First, there was an image: a boy lost in a sun-dappled wood. Later, a man wearing a black hat appears, changing everything. After that, something happens.

Exactly what happens, I didn’t know at the time. Nor did I know where it would happen, or when. If it would happen in the present day, which is when the short stories I infrequently write take place. Another possibility was the sixties, when the never-will-be-published novel I wrote in grad school was set. Or the seventies, the decade of my birth, or the eighties, the decade of my awkwardness, or the nineties, the decade of my growing up. The possibilities were endless. At the beginning of any project—novel, short story, poem—the possibilities are always endless, but for me at least that’s the thrill. The finding out. The not-knowing.

Tentatively, at first, I wrote a lot. Mostly, everything I wrote I threw out. I tried out sentences, voices, styles. Nothing seemed to work out. After all, I had no idea what I was doing. I’m not sure, as a writer, I ever do. That’s why I write: to find out.

This is the rush of coming up with what, one day, with that mysterious mix of luck, talent and daily toiling, will become a world. Listening to your characters. Letting them tell you their story.

So this lost boy, this kid in the wood… What was his story? And the guy with the black hat—where did he come from, and where was he going?

Over time, the image of the kid and the guy with the black hat expanded into a picture. The background came into view. It wasn’t a wood, or it was but it was an urban wood, and I’d been there. Growing up in Chicago, though I’d never admit this at the time, one of my favorite day trips was to the Museum of Science & Industry. Not only was it on the South Side—a seemingly interminable car ride from our North Side home—it had a real, live German submarine. A mine. Planes hanging from the ceiling. Best of all was the wax statue of Abraham Lincoln my grandfather got for me with a nickel.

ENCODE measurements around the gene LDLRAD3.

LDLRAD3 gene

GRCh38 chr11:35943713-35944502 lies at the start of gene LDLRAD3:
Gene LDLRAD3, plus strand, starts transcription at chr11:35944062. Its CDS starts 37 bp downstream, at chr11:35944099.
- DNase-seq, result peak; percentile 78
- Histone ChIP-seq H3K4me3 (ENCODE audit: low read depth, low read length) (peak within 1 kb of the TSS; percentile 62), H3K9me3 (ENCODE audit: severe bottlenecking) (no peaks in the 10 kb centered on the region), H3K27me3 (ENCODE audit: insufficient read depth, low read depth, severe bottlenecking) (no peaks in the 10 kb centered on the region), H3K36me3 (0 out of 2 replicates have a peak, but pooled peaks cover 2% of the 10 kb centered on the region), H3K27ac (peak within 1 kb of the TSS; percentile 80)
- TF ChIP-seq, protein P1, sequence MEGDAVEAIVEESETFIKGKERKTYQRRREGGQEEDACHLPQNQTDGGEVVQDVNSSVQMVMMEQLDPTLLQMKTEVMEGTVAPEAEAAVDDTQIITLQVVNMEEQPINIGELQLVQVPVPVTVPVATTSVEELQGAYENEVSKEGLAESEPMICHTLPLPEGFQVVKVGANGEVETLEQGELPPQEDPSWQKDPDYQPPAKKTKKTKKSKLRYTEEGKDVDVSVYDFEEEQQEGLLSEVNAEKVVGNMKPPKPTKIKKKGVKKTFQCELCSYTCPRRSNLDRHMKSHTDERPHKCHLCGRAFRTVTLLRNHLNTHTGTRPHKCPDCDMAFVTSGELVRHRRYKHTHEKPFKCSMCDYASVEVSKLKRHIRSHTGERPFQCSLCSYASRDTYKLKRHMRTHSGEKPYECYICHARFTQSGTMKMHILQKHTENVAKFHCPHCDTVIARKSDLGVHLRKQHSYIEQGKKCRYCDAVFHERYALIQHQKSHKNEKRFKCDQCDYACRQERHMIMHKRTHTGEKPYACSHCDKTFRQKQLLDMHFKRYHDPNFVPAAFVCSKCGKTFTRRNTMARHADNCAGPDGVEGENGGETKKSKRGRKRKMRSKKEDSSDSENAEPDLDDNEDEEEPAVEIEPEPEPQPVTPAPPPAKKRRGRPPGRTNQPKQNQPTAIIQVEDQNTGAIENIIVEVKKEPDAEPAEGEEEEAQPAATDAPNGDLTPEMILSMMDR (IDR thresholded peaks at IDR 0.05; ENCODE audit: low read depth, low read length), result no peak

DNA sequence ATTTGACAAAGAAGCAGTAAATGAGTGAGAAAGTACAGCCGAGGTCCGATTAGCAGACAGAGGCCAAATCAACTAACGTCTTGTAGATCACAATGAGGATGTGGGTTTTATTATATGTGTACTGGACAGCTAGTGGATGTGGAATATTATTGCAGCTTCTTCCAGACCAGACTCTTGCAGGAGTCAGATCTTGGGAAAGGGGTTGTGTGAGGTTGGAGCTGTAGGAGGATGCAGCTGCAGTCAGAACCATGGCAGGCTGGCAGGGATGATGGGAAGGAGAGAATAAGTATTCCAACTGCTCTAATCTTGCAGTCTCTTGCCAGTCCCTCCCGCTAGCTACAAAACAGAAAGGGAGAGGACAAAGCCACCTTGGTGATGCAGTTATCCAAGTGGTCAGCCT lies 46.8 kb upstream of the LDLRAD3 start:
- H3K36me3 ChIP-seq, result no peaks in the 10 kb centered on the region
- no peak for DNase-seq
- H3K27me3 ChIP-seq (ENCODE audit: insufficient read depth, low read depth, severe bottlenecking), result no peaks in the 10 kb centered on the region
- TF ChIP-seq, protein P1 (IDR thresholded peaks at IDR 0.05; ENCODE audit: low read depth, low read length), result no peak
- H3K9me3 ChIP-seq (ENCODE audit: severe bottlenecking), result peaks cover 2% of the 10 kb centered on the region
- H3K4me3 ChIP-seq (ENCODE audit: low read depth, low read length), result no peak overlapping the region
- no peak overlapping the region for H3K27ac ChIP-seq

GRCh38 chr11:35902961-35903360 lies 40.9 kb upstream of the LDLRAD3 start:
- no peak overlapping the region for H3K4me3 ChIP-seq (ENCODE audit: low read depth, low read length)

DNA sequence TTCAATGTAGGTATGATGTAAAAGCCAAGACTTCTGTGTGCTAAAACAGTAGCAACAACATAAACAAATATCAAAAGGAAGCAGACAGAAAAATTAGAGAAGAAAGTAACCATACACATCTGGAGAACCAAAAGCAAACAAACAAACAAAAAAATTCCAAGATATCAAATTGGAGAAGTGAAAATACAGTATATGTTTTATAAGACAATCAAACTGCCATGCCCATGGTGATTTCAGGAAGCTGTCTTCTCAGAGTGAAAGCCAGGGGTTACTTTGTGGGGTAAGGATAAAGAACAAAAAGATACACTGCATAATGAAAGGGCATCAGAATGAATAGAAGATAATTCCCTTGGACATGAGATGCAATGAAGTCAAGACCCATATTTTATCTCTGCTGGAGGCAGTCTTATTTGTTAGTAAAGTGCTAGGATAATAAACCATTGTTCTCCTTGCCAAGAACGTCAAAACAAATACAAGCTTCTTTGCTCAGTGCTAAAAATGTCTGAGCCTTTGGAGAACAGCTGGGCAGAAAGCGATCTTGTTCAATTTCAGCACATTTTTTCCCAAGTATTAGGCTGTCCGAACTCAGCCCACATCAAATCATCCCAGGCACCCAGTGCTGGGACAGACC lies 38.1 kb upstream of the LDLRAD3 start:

One day—and I don’t know if this ever really happened, or if I just wanted it to happen—I lost myself on the Wooded Island behind the Museum of Science & Industry. I remember running and running, thinking I was being chased, though I wasn’t being chased.

Years later, the memory came back to me, only it wasn’t my own. It was Billy’s. Billy was the kid lost on the Wooded Island, not me. He would be, as I had been, painfully shy. And naive, a good kid who finds himself in a strange, always-changing situation, who gets lost to get attention, who wants to be found.

The man who found Billy was tall. Really tall. And he wore a black hat. How could he not? Right away, I knew his name. It wasn’t a name I made up. It was a name I’d seen years ago embossed on a plaque tacked to a rafter in a house in Maine. HANNIBAL SKURLOCK, the plaque said. HANNIBAL SKURLOCK: CONDUCTOR. In my book, he wouldn’t be a conductor. He would be a seducer. The Billy-Skurlock relationship would be the plot engine, the thrust from which everything else would flow.

At some point in here, I found out that my story—Billy’s story—was set against the backdrop of the World’s Columbian Exposition. At first, I tried to not write a novel set in 1893. What did I know about 1893, anyway? Couldn’t I just write a thinly veiled semi-auto-biographical coming-of-age story about a kid who used to stutter? But as a writer, you have to listen to your characters. And my characters were alive in 1893.

1893, not 1975, the year of my birth, the year of Watergate and of Jaws. What did I know about 1893? Off I went to the library, ostensibly to find out. Days turned into weeks, weeks into months. For the writer of historical fiction, the small, seemingly unimportant details could matter more than any Big Idea. The research process is more of a gathering of little things. I filled my notebook with almost everything: dates, names, how many inches the wood-plank sidewalks were raised above street level.

Not that I knew what I was doing. Unlike the historian, the historical novelist benefits from not knowing where he is going or even what he is looking for. Having a methodology could kill your prose dead. Likewise, having no methodology could result in never leaving the library.

The world of the White City is endless, endlessly seductive. I tried not to succumb to its allure. Most days, I failed. Hours turned into afternoons and afternoons into weeks. I read encyclopedic, nearly 800-page The History of Chicago, published in 1892, for fun. I ordered a Sears Roebuck catalogue from 1893.

Everything I learned about the White City, I tried to forget. If it was crucial to my story, I figured, I would remember. After all, I needed to create my own White City. I needed to create a world in which my characters could live and breathe, rather than suffocate under the tonnage of too much research. Early on, I made the decision that it was OK to play with the facts. It’s a novel, after all.

Over time, the pages piled up. Sometimes, the sentences slid out from under me. I threw out my first hundred pages. I wrote a hundred more. Two years later, I had a working draft. It was time to go back to page one and begin again.